Employees Will be Part of the Matrix

Paul Hebert Career Paths, Driving Productivity, HR Technology, Innovation, Paul Hebert, Performance

MatixsmallOne of the most promising laboratories for the Numerati is the workplace, where every keystroke, click, and e-mail can be studied.”

One would think that the above quote is from a recently found rough draft of the Orwell book 1984, but it is part of the introduction to an article about a new book by Stephen Baker called “The Numerati.”  Based on a Business Week cover story from 2006 called “Math Will Rock Your World”, author Stephen Baker highlights the work being done to peer into the mountains of personal data available – from credit card purchases to web site history – in order to predict your behavior.  We’ve known for years that data drives the marketing of most products and services, so most of us would just yawn and go about our business.  But IBM is taking the idea of using data to a whole new level – one I think many of us would not be too happy with.  A quote from the chapter called “The Worker.”

“His assignment is to translate the complexity of highly intelligent knowledge workers into the same types of equations and algorithms that are used to fine-tune shipping or predict the life span and production of a mainframe computer. With time, he and his team hope to build detailed models for each worker, each one complete with a person’s quirks, daily commute, and allies, perhaps even enemies. These models might one day include whether the workers eat beef or pork, how seriously they take the Sabbath, whether a bee sting or a peanut sauce could lay them low. No doubt, some of them thrive even in the filthy air in Beijing or Mexico City, while others wheeze. If so, the models would eventually include this detail, among countless others. The idea is to build richly textured models that behave in their symbolic realm just like their flesh-and-blood counterparts. Then planners can manipulate them, looking for the most efficient combinations.

So, just as in the Matrix – we are increasingly becoming just bits and bytes – no longer people but data to be manipulated and combined to create the perfect machine for a specific task.  The data will drive the outcome.  The equation will create the result.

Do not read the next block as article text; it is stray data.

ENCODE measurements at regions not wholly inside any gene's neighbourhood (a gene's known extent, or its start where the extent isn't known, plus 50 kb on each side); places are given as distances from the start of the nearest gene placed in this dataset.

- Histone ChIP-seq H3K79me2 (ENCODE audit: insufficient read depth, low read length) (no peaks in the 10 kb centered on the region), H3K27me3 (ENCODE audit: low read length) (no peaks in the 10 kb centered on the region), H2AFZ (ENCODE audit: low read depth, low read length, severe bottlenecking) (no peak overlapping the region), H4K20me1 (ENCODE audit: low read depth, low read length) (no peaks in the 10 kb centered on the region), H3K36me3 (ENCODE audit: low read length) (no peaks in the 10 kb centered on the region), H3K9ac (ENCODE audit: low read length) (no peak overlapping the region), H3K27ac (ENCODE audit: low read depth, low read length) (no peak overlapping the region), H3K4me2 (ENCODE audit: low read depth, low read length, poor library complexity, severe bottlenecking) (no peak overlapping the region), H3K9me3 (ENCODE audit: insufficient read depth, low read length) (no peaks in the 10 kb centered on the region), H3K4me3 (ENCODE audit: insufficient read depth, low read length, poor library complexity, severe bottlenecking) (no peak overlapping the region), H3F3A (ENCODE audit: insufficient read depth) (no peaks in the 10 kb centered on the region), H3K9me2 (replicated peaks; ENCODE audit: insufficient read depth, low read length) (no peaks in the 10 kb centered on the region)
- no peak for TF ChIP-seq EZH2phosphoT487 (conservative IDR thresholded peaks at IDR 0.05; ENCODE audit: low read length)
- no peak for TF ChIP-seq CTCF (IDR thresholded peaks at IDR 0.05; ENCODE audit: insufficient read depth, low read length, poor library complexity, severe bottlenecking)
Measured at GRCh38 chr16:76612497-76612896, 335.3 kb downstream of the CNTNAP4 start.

What this screams to me is that in the future, an individual will be relegated to the tasks they have performed in the past.  Growth, as an individual contributor will be stymied.  If I do a great job on, say, project management, the data will show this, and I’ll be assigned project management duties.  But what if I really, really want to be in the creative end of the work flow?  How will the computer know this?  How will I ever be able to realize my dream, if my future is the sum of my past rather than the combination of my past work and my future desires?

From a talent management standpoint, how will the computer be able to quantify that certain something we can see in people’s eyes when they are given a challenge that is new and different – that something that lets us know that this person will absolutely nail the assignment?  From a worker standpoint – why would I ever take a risk in a position if I know that it will be documented and held for all eternity in my permanent record?  And will the equations that drive the recommendations be open to the public?  If so, I can manipulate the output by focusing on those variables I know have more impact.  If it is a secret, then everyone will work to the lowest common denominator – unwilling to take a chance and do something “insanely great.”

For many things, predictability is a wonderful thing.  Knowing that a part will come down the assembly line in perfect condition at a specific point in time increases output and quality.  But in today’s business world, where innovation is the new mantra of success, predictability is the last thing we need.  Innovation isn’t predictable.  Neither is behavior.

My practice thrives on the fact that people are not predictable.  While historical data can be a predictor of future behavior – I can influence that behavior, change it, and create something that wasn’t predictable.  I’m a bit worried that the corporate world will see this as another way to reduce the risk of business and take to it like Paris Hilton in a red carpet factory.  Any one else a bit worried?

Paul Hebert

Paul Hebert is Vice President of Individual Performance Strategy at Creative Group Inc, writer, speaker and consultant. Paul focuses on influencing behaviors and driving business results through employees, channel partners and consumers. He is dedicated to creating true emotional connections often overlooked in our automated, tech-enabled world. Using proven motivational theory, behavioral economics and social psychology he has driven extraordinary company performance for his clients. Paul is widely considered an expert on motivation, incentives, and engagement.